6

when constructing proof in coqide, I didn't find a way to step though

T1; T2; T3; ...; Tn.

one tactic by one tactic. So it became very difficult to construct correct proof like the code above. So my question is

  • Is there a way to step through the code above or
  • How do you construct proof like the code above?

Forward one Command or go to cursor aren't work.

8

t1 ; t2 is not the same as doing first t1 then t2. If you want to do this you can do t1. t2. and this is the way to step through them.

The semicolon serves three purposes, stated for t1 ; t2:

  • It applies t2 in all of the subgoals generated by t1;
  • and it allows backtracking, if t2 were to fail, it would try a different success for t1 and apply t2 again on the generated subgoals;
  • third, it's the simplest way to write down a tactic that represents a succession of tactics.

If you're lucky and this is the first or third case, then you can modify the script by replacing

t1 ; t2

by

t1. all: t2.

using goal selectors. This way the first step will allow you to see the goals generated by t1 and the second will show you how t2 affects them. If you need more precision you can also focus one of the subgoals to see t2 in action.

When backtracking is involved it becomes much harder to understand what is going on, but I believe it can be avoided at first, or limited to simple cases. You could for instance say that the goal can be closed by applying an introduction rule (constructor) and that then it should be easy. If multiple intro-rules/constructors apply doing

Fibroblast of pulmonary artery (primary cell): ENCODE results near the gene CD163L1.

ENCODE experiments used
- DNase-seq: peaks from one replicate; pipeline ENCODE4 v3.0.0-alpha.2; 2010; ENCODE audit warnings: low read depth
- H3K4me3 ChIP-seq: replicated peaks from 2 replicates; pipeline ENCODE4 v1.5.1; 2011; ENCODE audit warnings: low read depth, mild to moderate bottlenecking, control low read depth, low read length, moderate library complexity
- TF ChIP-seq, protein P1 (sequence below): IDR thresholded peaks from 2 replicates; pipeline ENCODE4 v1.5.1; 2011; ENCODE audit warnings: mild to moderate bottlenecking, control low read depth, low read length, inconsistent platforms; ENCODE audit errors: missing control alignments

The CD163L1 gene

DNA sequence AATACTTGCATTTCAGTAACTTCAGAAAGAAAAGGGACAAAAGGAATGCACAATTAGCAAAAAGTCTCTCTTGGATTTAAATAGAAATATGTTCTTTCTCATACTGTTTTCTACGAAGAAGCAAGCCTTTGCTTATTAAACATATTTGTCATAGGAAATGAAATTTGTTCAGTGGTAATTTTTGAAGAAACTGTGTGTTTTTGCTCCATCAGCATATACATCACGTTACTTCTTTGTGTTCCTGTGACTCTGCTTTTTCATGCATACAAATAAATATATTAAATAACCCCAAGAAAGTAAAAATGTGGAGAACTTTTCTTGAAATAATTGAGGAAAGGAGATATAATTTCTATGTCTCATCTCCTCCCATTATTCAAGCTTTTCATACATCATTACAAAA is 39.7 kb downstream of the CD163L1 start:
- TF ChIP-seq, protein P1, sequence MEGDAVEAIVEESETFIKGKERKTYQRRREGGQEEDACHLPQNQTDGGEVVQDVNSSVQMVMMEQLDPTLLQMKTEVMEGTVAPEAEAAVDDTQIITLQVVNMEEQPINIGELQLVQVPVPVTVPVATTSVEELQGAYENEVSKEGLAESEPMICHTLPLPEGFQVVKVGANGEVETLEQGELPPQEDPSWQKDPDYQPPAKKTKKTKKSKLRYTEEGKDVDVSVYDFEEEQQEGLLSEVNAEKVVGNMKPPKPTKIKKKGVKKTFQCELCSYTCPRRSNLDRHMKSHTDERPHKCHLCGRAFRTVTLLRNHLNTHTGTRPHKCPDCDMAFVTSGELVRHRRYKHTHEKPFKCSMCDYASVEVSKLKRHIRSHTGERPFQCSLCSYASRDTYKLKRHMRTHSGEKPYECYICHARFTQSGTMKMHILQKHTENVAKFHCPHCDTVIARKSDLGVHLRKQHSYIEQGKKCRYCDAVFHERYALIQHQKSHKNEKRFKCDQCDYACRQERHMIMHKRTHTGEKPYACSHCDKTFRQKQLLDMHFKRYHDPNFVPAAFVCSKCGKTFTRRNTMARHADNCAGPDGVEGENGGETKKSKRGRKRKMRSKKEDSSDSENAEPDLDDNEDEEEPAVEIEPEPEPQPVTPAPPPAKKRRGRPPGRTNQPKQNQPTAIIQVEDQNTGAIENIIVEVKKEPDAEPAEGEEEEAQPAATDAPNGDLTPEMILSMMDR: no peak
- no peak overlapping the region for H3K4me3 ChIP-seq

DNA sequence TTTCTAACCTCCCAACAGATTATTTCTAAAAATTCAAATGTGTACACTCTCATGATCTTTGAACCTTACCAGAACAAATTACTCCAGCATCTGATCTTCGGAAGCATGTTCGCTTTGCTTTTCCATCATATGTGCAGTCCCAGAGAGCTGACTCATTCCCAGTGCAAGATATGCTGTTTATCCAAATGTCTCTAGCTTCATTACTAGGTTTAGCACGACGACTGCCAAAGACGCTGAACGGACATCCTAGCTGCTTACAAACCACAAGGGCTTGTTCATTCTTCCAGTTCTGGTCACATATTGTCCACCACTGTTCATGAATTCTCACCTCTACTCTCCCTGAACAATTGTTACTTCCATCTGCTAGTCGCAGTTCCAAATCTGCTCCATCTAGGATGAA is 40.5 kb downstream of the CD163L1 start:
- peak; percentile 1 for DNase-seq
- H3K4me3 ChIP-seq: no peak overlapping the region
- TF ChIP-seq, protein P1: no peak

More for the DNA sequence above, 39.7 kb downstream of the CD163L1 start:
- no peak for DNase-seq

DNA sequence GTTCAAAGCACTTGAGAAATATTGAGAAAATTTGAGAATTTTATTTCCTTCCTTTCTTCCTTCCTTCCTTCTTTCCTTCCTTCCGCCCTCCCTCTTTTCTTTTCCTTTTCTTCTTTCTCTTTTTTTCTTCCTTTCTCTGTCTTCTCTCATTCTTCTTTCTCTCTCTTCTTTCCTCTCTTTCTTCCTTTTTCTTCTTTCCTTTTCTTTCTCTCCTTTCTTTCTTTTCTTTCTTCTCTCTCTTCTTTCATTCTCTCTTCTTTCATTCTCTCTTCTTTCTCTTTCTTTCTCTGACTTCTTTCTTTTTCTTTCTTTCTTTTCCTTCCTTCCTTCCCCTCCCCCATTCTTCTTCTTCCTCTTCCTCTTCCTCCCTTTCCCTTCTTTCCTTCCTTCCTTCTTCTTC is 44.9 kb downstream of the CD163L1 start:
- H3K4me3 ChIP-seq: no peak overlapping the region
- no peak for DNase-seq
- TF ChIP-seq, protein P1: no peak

constructor. easy.

might result in failure, while

constructor ; easy.

might succeed. Indeed, if easy fails on the first constructor, coq will try the second and so on.

To answer your question about how one would write them, I suppose it can be the result of trial and error, and can mostly stem from factorisation or automation of proof scripts. Say you have the following proof script:

split.
- constructor.
  + assumption.
  + eassumption.
- constructor. eassumption.

You might want to summarise it as follows:

split ; constructor ; eassumption.

I personally don't necessarily recommend it because it becomes harder to maintain and harder to read for other users because of the issue of not being able to step through. I would limit this to cases where the proof is principled (like applying a constructor and be done with it), and resort to goal selectors for factorisation.

2
  • Thanks for your detailed answer. I understand why it can't be step through now. But do people often write proof manual first and then summarize it to a more compact one? Or, do they just write down proof script and fix error until it passes? Or, do they only write such undebugable script when it's obviously right?
    – lambda
    Sep 20 '19 at 11:01
  • If you find my answer satisfactory you can mark it as accepted. This is a question of style I think now. I think people do go step by step before getting the hang of it and going for a more concise version. Again, more concise doesn't necessarily mean better. If if makes it harder to maintain or less accessible, I don't think you should do it. And yeah unfortunately, some people write undebuggable stuff even when they shouldn't (to my mind). Sep 20 '19 at 11:20

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